These compounds, however, are poor in stability. In solid state, they are susceptible to heat, moisture and light and, in aqueous solution or suspension, their stability decreases with decreasing pH. In dosage forms, i.e. tablets, powders, fine granules, granules and capsules, said compounds are apt to interact with other components contained in said dosage forms and accordingly are in less stable state as compared with the case where they occur alone. Thus, the content decreases and the color changes significantly in the manufacturing process of dosage form and with the lapse of time. Microcrystalline cellulose, polyvinylpyrrolidone (PVP), carboxymethylcellulose calcium, polyethylene glycol 6000 and Pluronic F68 (polyoxyethylenepolyoxypropylene copolymer), for instance are dosage form components adversely affecting the stability of said compounds. Furthermore, in the case of coated tablets and coated granules among the above dosage forms, enteric coating bases such as cellulose acetate phthalate, hydroxypropylmethylcellulose acetate succinate and Eudragit (methacrylic acid-acrylic acid copolymer) have poor compatibility with said compounds and cause content decrease and color change. Nevertheless, one or more of these components or ingredients, which, as mentioned above, can produce adverse effects on the stability of said compounds, are essential in the manufacture of oral preparations and therefore difficulties are inevitably encountered in dosage form manufacture.

The prior art avoids the above-mentioned stability problem by using said benzimidazole compounds in a salt form, say in the form of a lithium, sodium, potassium, magnesium, calcium or titanium salt [Japanese Unexamined Patent laid open No. 167587/84 (European Patent Publication No. 124,495A)].

However, the above prior art method requires, for the stabilization of the benzimidazole compounds, a step of converting said compounds to such a salt form as mentioned above in advance.

In view of the above, the present inventors made investigations in an attempt to stabilize pharmaceutical preparations containing benzimidazole compounds and, as a result, have completed the present invention.

Thus, this invention relates to

(1) A pharmaceutical composition which comprises 2- [(2-pyridyl)methylsulfinyl]benzimidazole or a derivative thereof, which has an antiulcer activity, and a basic inorganic salt of magnesium and/or a basic inorganic salt of calcium, and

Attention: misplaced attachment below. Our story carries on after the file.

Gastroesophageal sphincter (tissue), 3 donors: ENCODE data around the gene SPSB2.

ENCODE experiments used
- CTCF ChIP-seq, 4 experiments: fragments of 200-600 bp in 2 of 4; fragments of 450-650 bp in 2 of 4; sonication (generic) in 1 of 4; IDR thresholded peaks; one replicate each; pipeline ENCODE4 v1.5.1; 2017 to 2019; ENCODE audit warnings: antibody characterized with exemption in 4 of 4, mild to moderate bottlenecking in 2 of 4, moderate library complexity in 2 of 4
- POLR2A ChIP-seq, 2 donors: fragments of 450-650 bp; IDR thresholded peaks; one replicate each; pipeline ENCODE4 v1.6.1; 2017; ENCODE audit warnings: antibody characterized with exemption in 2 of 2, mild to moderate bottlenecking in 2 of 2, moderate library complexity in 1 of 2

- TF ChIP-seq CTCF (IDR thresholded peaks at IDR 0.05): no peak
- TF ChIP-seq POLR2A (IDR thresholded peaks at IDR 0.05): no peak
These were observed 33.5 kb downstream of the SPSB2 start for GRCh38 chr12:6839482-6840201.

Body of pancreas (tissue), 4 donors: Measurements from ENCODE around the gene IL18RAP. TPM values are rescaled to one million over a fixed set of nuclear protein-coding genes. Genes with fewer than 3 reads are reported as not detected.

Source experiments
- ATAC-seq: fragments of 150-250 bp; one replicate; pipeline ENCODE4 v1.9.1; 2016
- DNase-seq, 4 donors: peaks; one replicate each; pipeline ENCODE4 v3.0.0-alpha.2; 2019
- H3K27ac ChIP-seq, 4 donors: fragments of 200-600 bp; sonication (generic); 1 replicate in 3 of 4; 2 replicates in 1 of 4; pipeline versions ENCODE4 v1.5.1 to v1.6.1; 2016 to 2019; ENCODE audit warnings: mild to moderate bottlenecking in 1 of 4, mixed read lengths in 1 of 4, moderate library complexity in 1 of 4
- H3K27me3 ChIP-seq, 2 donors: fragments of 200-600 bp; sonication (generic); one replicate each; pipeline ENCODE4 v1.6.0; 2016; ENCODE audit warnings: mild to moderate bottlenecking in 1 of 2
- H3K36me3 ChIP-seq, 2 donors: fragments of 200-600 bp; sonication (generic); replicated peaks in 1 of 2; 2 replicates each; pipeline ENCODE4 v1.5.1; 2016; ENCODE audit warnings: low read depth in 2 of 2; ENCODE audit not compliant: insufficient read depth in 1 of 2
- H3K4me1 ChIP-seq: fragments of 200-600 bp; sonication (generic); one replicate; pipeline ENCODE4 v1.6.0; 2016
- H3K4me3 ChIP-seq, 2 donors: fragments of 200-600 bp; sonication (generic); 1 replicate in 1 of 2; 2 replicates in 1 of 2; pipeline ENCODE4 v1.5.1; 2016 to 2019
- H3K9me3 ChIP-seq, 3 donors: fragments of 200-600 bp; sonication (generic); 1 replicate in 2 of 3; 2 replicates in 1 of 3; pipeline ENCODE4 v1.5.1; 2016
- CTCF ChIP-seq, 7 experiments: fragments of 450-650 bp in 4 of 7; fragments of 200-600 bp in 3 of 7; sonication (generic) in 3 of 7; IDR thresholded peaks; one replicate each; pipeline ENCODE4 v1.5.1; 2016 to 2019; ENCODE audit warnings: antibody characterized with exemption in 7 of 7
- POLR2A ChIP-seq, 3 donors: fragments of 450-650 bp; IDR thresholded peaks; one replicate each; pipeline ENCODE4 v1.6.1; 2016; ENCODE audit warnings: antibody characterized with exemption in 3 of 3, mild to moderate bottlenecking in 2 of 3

(2) A method of producing a stabilized pharmaceutical composition which comprises incorporating a basic inorganic salt of magnesium and/or a basic inorganic salt of calcium in a pharmaceutical composition containing 2-[(2-pyridylmethylsulfinyl]benzimidazole or a derivative thereof, which has an antiulcer activity.

The benzimidazole compounds having an antiulcer activity which are to be used in the practice of the invention are those compounds which are described in the above-cited laid-open patent specifications, for instance and are represented by the formula ##STR2## wherein R1 is hydrogen, alkyl, halogen, cyano, carboxy, carboalkoxy, carboalkoxyalkyl, carbamoyl, carbamoylalkyl, hydroxy, alkoxy, hydroxyalkyl, trifluoromethyl, acyl, carbamoyloxy, nitro, acyloxy, aryl, aryloxy, alkylthio or alkylsulfinyl,

R2 is hydrogen, alkyl, acyl, carboalkoxy, carbamoyl, alkylcarbamoyl, dialkylcarbamoyl, alkylcarbonylmethyl, alkoxycarbonylmethyl or alkylsulfonyl,

R3 and R5 are the same or different and each is hydrogen, alkyl, alkoxy or alkoxyalkoxy,

R4 is hydrogen, alkyl, alkoxy which may optionally be fluorinated, or alkoxyalkoxy, and

m is an integer of 0 through 4.

The compounds of the formula (I) can be produced by the methods described in the above-cited laid-open patent specifications or modifications thereof.

In the following, brief mention is made of the substituents in those compounds which have the formula (I) and are already known.

Referring to R1 in the above formula, C1-7 alkyls may be mentioned as the alkyl represented by R1 ; C1-4 alkoxys as the alkoxy moiety of the carboalkoxy; C1-4 alkoxys as the alkoxy moiety of the carboalkoxyalkyl and C1-4 alkyls as the alkyl moiety; C1-4 alkyls as the alkyl moiety of the carbamoylalkyl; C1-5 alkoxys as the alkoxy; C1-7 alkyls as the alkyl moiety of the hydroxyalkyl; C1-4 alkanoyls as the acyl; phenyl as the aryl; phenyl as the aryl moiety of the aryloxy; C1-6 alkyls as the alkyl moiety of the alkylthio; and C1-6 alkyls as the alkyl moiety of the alkylsulfinyl.